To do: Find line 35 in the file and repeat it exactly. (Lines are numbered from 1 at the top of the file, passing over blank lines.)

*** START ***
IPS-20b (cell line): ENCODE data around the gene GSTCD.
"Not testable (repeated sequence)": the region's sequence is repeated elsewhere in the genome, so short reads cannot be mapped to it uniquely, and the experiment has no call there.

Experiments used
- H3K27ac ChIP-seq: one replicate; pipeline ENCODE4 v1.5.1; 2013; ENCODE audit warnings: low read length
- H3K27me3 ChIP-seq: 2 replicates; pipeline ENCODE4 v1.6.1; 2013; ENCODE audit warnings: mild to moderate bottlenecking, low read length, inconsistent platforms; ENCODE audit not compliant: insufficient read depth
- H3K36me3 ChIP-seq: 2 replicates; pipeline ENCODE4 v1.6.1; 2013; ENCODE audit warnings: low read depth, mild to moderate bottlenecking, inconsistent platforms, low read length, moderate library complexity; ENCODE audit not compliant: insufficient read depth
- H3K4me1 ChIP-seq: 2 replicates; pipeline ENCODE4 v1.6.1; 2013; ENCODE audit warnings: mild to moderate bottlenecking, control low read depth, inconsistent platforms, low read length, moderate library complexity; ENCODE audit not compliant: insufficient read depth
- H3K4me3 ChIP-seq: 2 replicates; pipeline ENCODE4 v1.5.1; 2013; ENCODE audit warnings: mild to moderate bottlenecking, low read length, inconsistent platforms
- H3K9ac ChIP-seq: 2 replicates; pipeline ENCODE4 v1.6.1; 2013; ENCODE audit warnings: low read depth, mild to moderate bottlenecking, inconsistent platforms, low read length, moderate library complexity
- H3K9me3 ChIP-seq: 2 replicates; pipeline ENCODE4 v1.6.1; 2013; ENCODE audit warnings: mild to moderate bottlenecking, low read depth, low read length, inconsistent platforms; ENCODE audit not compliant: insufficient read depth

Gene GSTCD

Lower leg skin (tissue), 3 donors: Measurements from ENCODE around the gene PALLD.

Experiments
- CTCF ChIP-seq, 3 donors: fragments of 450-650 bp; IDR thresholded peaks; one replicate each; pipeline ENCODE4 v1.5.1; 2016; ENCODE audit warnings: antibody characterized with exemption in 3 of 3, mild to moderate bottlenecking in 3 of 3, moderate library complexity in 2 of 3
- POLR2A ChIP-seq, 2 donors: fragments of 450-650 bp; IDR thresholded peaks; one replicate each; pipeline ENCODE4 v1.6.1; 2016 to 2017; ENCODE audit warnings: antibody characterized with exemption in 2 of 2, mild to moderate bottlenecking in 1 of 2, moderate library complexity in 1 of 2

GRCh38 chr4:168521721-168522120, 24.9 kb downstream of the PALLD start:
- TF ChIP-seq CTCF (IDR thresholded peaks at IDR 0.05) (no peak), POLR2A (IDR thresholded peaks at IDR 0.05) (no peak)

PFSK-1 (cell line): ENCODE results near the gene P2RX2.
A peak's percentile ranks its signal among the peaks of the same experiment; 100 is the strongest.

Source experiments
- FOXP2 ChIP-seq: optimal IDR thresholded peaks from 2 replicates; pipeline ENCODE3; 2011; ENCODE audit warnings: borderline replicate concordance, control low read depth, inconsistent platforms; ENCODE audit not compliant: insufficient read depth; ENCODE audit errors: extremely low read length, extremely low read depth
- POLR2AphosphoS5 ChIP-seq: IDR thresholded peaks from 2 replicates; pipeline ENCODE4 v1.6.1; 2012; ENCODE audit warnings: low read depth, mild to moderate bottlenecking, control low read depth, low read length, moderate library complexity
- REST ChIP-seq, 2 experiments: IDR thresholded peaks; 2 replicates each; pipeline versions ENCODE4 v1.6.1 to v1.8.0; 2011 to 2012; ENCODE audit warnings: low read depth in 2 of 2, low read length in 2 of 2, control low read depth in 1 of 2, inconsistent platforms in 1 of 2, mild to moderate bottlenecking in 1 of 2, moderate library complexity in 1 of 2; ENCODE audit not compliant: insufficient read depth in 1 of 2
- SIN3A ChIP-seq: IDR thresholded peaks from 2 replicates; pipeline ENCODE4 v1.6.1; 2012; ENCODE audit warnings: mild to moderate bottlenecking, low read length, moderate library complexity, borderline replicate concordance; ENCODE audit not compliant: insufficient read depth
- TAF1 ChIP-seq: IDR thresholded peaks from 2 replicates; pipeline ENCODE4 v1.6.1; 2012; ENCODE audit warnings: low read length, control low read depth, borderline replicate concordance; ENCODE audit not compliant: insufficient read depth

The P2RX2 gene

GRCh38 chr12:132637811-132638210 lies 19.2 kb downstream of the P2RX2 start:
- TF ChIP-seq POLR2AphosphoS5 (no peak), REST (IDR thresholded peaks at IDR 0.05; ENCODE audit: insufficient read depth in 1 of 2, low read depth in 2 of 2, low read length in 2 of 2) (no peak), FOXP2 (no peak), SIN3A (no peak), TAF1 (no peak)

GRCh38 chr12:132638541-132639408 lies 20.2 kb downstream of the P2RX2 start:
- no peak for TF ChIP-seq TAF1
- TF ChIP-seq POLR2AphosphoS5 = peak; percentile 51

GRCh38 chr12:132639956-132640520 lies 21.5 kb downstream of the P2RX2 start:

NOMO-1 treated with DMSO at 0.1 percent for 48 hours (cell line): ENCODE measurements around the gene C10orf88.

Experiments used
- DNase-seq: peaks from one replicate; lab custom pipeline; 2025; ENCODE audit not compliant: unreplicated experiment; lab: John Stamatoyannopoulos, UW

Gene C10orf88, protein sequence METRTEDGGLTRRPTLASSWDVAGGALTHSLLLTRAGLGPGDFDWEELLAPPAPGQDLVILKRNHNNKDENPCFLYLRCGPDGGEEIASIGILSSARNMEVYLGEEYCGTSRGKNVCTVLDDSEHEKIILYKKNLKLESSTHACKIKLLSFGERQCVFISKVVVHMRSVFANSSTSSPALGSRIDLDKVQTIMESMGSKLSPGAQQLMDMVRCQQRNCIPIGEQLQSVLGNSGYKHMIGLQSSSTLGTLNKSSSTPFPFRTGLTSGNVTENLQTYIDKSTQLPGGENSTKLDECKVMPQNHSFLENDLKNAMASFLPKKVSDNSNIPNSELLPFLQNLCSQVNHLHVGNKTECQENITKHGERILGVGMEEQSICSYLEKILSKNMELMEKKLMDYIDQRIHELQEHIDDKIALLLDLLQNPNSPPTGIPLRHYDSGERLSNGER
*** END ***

- DNase-seq: peaks from one replicate; lab custom pipeline; 2025; ENCODE audit not compliant: unreplicated experiment; lab: John Stamatoyannopoulos, UW